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Thread: Pilot programs aim to increase gateway efficiencies for truck drivers

  1. Default Pilot programs aim to increase gateway efficiencies for truck drivers

    VANCOUVER, B.C. – A pair of pilot programs will move forward to help productivity outcomes for the drayage sector and improve gateway efficiency.


    Following collaboration between the Vancouver Fraser Port Authority, Transport Canada, the B.C. Ministry of Transportation and Infrastructure, and the Office of the B.C. Container Trucking Commissioner (OBCCTC), the programs were effective June 1 and will run to Dec. 31.


    The programs include the normalization of truck reservation fees at $35 for all appointments at GCT Deltaport and GCT Vanterm, as well as pre-gate operational efficiencies for truckers at GCT Deltaport.
    The normalized truck reservation fee pilot program is aimed at increasing productivity within a driver’s operating hours, providing operational autonomy to trucking companies, improving capacity utilization, and mitigating barriers for increased double-ended container moves.


    Container truck drivers will also no longer be required to enter their appointment number when arriving at the GCT Deltaport vehicle access control system gate for the duration of the pilot program, as the practice has been identified as redundant.


    “Reduced idling and truck trips on lower mainland roads translate to reduced road congestion and lower overall emissions in the Vancouver Gateway,” said Peter Xotta, vice-president of planning and operations at the Vancouver Fraser Port Authority. “Our joint efforts will go a long way to supporting livability in our region.”


    B.C. Trucking Association (BCTA) president and CEO Dave Earle said he is eager to hear feedback on the pilot programs.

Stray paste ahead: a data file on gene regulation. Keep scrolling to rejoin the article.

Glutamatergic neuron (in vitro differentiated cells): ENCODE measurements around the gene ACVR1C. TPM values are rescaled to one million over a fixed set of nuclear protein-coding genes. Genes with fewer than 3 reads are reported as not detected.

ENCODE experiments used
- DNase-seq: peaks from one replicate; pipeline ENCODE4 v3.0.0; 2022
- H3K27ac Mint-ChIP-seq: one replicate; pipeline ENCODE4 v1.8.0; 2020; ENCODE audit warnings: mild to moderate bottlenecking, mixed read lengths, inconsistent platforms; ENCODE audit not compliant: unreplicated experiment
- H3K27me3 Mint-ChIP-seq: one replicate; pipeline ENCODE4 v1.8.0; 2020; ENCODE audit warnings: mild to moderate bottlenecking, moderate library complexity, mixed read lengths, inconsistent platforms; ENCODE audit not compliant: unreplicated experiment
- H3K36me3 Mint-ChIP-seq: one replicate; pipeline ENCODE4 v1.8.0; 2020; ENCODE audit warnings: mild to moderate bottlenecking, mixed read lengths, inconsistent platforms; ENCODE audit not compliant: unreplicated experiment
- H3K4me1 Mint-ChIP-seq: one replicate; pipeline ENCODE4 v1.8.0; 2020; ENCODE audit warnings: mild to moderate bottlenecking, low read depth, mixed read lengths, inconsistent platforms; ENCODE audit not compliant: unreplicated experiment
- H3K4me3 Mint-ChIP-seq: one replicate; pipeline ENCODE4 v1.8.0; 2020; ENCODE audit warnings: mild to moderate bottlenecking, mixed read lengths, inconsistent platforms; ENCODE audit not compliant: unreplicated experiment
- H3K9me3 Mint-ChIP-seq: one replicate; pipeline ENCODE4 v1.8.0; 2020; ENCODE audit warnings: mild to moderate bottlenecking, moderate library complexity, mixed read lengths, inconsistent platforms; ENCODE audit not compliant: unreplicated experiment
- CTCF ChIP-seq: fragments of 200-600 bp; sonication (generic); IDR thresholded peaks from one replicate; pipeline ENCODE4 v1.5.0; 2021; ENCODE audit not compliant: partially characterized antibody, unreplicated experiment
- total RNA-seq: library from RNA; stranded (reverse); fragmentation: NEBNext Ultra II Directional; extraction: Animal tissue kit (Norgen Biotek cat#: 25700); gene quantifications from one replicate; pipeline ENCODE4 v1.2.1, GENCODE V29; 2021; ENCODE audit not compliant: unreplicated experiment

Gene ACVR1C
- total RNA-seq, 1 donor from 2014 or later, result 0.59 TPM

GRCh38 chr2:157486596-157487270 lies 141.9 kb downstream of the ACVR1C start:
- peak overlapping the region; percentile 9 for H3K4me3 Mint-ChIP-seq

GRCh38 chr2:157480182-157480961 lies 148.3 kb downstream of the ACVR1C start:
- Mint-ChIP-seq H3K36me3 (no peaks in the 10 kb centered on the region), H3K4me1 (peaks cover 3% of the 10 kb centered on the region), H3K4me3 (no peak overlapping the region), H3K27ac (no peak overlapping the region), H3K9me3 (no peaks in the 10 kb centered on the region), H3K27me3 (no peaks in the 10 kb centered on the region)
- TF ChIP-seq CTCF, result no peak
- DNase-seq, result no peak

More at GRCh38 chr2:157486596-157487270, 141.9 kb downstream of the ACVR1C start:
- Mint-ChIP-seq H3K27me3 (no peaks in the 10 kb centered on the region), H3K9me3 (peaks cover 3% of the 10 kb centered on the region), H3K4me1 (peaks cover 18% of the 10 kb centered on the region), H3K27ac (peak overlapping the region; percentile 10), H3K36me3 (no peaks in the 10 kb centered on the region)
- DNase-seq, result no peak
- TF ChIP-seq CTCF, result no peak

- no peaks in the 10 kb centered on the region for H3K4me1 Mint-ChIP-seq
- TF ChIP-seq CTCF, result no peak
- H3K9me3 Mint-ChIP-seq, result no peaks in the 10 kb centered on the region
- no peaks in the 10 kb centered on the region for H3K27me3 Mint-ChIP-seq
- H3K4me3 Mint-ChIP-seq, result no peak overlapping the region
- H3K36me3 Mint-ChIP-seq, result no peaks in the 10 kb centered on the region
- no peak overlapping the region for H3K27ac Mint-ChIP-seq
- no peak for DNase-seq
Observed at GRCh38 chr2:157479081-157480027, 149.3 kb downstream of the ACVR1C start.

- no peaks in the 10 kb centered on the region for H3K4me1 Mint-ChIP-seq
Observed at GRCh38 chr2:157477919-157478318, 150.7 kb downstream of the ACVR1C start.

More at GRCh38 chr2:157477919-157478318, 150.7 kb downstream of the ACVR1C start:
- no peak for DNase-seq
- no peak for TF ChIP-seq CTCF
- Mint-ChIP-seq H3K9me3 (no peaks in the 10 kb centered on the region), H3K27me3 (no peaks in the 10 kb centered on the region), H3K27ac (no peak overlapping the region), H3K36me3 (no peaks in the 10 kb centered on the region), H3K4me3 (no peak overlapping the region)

“Our goal is to advance the stability and efficiency of the drayage sector,” said Earle. “We will be closely examining data from the trials to inform improved outcomes for our members.”
    “Our truck reservation and extended night gate program maximizes the use of the existing port infrastructure,” added Eric Waltz, president of GCT Canada. “By piloting this next iteration in our reservation system, we are responding to the drayage community’s request to increase operational flexibility, and seek to eliminate bunching at the start of night gate shifts caused previously by the differentiated rates.”



    Source of article click here : Truck News
    I'm an idealist. I don't know where I'm going, but I'm on my way.

  2. #2

    Join Date
    Feb 2011
    Location
    Langley
    Posts
    3,468

    Default Re: Pilot programs aim to increase gateway efficiencies for truck drivers

    When I go to either port I know I'm making nothing but money sitting around waiting... it's awesome
    Posted via Mobile Device

  3. #3

    Join Date
    Nov 2009
    Location
    Mt. Thom, BC
    Posts
    762

    Default Re: Pilot programs aim to increase gateway efficiencies for truck drivers

    Only way to do it, Nate: by the hour. Everybody who had been there started making alternate plans when the Teamsters accepted flat rates, what was it, 30 years ago?Posted via Mobile Device

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